Pets: It is time for cool cats not hot dogs

IT IS all too easy to think of the needs of only yourself and your family during the warm summer months.

From applying sun screen to playing safe in the sea, and enjoying well-cooked barbecues to planning a break away, the list is long.

But what about your pets? It is not possible for them to tell humans when they are too hot or uncomfortable, so it is up to their owners to ensure they remain happy and healthy in the heat.

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To help, veterinary charity PDSA has compiled a handy list of tips to help keep animals safe throughout the summer.

1 Don't let pets sit out in strong sun. As well as causing heatstroke, the sun can burn a pet's skin, especially in vulnerable areas like the ears and nose. Apply pet sun block, particularly to those with pale or thin fur (such as Dalmatians and English bull terriers), and be sure to move hutches or cages out of direct sunlight.

2 Make sure that pets have access to a constant supply of clean water.

3 Never leave pets in cars, conservatories or caravans. Even if it feels cool or you leave a window open, the temperature can soar dangerously high in just a few minutes, causing potentially fatal heatstroke.

4 Get long-haired pets trimmed regularly to prevent them overheating.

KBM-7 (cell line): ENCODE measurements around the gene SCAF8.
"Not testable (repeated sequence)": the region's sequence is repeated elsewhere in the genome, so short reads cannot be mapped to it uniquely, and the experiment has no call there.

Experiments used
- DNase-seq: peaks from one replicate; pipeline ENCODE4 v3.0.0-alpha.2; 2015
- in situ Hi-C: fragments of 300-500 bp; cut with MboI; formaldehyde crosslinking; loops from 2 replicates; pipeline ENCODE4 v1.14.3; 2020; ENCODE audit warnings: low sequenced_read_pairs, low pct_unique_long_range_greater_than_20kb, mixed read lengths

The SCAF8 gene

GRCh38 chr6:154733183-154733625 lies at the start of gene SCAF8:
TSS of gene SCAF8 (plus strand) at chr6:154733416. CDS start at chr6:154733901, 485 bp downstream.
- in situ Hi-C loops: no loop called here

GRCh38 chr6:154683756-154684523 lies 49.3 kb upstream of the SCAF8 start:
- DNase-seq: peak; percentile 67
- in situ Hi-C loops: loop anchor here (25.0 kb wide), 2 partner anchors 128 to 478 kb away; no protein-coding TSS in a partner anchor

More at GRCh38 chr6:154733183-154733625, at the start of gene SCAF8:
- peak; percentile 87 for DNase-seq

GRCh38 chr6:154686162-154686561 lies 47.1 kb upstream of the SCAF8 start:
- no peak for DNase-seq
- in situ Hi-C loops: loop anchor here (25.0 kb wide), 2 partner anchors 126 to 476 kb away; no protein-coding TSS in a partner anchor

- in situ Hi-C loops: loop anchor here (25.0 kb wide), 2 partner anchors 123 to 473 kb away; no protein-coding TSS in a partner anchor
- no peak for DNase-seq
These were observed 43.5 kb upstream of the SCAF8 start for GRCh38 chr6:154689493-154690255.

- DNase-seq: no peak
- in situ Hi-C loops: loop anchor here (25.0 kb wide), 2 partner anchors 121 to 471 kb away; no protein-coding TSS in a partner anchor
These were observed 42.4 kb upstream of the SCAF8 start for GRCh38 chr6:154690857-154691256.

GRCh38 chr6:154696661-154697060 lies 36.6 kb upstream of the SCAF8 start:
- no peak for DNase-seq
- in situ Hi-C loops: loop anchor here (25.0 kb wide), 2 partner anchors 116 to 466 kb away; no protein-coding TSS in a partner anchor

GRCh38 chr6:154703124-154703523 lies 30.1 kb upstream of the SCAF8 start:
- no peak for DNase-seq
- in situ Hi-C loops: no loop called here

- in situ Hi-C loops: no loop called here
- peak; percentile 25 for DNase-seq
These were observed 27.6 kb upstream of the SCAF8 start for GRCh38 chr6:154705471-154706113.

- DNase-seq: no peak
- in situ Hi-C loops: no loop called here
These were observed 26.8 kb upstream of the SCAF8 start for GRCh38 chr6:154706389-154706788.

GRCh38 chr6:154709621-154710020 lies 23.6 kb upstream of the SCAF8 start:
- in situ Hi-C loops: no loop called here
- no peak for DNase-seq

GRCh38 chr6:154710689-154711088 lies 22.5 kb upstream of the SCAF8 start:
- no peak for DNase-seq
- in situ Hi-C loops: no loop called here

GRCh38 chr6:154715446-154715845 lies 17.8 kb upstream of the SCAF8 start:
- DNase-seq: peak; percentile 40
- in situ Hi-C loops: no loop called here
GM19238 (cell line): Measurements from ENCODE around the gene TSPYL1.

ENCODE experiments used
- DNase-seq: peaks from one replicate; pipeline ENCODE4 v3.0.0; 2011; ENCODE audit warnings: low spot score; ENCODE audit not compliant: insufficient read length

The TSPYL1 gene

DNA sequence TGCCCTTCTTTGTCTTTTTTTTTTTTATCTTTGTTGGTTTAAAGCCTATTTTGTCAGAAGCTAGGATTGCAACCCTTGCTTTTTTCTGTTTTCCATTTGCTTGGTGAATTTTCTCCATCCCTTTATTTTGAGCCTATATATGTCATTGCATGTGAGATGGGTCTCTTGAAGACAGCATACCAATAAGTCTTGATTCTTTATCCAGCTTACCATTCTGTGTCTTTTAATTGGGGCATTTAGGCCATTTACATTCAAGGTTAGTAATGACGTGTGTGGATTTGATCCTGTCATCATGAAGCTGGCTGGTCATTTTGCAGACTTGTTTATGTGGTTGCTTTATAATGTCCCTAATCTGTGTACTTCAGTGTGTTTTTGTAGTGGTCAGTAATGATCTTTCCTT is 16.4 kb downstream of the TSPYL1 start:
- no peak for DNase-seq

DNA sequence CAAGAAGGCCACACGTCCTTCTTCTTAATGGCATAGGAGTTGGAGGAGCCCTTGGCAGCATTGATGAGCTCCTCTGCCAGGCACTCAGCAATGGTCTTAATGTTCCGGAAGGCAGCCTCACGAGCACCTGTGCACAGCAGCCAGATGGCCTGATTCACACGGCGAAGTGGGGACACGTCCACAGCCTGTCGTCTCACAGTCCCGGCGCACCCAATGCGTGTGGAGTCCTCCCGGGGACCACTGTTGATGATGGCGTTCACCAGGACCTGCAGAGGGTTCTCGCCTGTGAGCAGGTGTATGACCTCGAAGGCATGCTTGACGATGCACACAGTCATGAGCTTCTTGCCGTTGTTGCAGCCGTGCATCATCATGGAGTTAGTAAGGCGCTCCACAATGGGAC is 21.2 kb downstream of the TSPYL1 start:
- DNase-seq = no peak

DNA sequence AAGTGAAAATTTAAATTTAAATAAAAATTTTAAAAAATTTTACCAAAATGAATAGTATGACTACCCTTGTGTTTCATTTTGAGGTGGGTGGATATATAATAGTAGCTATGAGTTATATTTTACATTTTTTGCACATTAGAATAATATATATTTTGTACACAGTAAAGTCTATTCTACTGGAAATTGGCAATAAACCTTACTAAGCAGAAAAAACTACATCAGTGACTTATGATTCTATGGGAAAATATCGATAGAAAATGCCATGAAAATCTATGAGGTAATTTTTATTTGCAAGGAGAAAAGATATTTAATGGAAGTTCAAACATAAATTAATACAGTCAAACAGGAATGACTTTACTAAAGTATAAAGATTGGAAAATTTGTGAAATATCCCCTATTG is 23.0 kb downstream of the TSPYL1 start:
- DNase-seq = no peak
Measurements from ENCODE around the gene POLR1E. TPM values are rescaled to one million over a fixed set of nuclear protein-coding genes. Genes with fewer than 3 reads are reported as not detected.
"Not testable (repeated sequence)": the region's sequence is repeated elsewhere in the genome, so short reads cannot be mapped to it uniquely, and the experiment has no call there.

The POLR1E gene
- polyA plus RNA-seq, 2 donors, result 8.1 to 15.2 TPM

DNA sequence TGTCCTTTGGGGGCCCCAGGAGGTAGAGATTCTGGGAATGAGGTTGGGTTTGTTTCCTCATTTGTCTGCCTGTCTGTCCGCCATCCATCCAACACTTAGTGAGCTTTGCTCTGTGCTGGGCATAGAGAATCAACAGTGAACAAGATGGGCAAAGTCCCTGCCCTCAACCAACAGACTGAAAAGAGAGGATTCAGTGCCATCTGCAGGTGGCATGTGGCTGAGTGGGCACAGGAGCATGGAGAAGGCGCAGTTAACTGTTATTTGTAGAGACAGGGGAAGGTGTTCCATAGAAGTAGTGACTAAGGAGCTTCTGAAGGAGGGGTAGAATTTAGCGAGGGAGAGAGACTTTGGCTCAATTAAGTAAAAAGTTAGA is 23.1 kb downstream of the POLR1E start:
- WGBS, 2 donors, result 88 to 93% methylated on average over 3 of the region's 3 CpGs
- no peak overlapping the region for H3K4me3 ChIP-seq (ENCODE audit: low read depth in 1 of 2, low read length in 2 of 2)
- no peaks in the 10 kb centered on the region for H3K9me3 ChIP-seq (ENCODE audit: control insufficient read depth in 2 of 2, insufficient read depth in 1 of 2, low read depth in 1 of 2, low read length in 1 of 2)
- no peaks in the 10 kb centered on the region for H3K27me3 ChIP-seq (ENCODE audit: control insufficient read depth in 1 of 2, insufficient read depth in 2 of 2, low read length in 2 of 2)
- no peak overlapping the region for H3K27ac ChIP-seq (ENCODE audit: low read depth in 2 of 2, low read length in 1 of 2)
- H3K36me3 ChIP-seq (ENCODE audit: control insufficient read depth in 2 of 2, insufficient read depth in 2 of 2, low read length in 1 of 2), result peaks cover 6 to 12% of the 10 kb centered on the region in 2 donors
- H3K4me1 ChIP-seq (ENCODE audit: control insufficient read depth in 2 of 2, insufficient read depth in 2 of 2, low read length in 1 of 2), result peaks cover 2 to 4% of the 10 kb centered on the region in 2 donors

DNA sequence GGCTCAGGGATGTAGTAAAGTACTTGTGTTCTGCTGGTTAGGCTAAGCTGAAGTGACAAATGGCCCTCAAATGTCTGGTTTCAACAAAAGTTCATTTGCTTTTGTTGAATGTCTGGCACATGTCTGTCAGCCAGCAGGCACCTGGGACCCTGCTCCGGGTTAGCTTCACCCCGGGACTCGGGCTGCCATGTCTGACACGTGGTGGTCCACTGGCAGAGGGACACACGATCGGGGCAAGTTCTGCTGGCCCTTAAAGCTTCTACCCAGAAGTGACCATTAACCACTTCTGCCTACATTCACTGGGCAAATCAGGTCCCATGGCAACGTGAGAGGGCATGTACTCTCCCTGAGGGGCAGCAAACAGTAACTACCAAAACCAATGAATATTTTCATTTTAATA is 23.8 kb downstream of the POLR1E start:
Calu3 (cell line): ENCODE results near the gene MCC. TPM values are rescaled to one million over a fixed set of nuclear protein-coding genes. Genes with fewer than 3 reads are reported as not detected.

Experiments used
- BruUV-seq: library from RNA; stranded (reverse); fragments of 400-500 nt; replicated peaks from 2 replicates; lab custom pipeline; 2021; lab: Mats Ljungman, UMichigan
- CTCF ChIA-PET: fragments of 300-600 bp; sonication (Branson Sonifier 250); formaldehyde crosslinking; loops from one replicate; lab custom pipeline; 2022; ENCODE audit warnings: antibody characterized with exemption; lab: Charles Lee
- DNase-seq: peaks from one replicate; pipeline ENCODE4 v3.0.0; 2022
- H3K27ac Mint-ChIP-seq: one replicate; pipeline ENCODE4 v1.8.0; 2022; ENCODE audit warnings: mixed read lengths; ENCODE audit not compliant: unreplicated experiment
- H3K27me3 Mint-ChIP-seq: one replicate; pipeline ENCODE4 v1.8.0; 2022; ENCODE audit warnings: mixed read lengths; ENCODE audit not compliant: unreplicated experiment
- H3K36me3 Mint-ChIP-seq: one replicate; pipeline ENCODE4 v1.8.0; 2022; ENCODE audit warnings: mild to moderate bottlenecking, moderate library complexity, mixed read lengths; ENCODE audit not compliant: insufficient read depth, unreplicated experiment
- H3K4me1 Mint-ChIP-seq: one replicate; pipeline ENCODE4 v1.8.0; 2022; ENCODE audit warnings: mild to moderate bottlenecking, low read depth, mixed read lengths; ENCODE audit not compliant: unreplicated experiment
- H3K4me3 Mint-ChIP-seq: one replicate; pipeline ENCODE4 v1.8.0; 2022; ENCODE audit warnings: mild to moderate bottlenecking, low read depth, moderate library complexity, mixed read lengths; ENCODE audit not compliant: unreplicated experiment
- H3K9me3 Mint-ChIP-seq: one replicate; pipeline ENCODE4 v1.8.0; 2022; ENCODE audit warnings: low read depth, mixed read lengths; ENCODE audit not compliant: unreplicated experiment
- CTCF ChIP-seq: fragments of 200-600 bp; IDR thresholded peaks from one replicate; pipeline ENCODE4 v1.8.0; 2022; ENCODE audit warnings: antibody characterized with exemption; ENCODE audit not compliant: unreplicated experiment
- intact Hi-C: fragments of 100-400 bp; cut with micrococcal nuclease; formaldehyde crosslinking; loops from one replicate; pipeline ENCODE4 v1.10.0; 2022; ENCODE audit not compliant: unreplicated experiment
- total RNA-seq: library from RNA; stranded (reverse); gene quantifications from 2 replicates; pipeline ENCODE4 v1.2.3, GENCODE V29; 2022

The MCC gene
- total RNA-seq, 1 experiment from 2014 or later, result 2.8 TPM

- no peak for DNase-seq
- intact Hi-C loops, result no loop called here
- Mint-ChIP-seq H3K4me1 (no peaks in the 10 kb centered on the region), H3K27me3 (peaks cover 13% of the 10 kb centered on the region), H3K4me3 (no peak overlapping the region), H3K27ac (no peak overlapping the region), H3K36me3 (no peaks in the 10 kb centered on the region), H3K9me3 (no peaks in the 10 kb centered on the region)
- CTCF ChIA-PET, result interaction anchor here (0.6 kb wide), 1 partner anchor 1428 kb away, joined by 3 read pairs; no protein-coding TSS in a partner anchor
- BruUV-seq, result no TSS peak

5 Dogs can easily get too hot when out walking or playing in warm weather, so avoid exercising them during the midday heat. Take them out early in the morning or evening.

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6 Fishponds can get very hot in the summer, so use overhanging plants or pond covers to create cool, shaded areas.

7 Food can quickly go off in hot weather, so don't use more than your pet needs and discard any uneaten items after meal times.

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8 Plan ahead if you intend to put your pet in a kennel or cattery while you are away – good ones fill up very quickly.

9 Fleas are a problem in the summer because the hot weather speeds up the development of their eggs. Make sure you speak to your vet about regular treatment.

10 Maggot infestations (or fly strike) can be problematic for rabbits in summer. Flies lay their eggs on damp, dirty fur, which then hatch into maggots and eat the rabbit's skin. Wet and dirty bedding should be cleaned regularly, and the fur around a rabbit's bottom should be checked daily.

Pet owners interested in finding out more can download a free copy of PDSA's Holiday Health for Pets leaflet at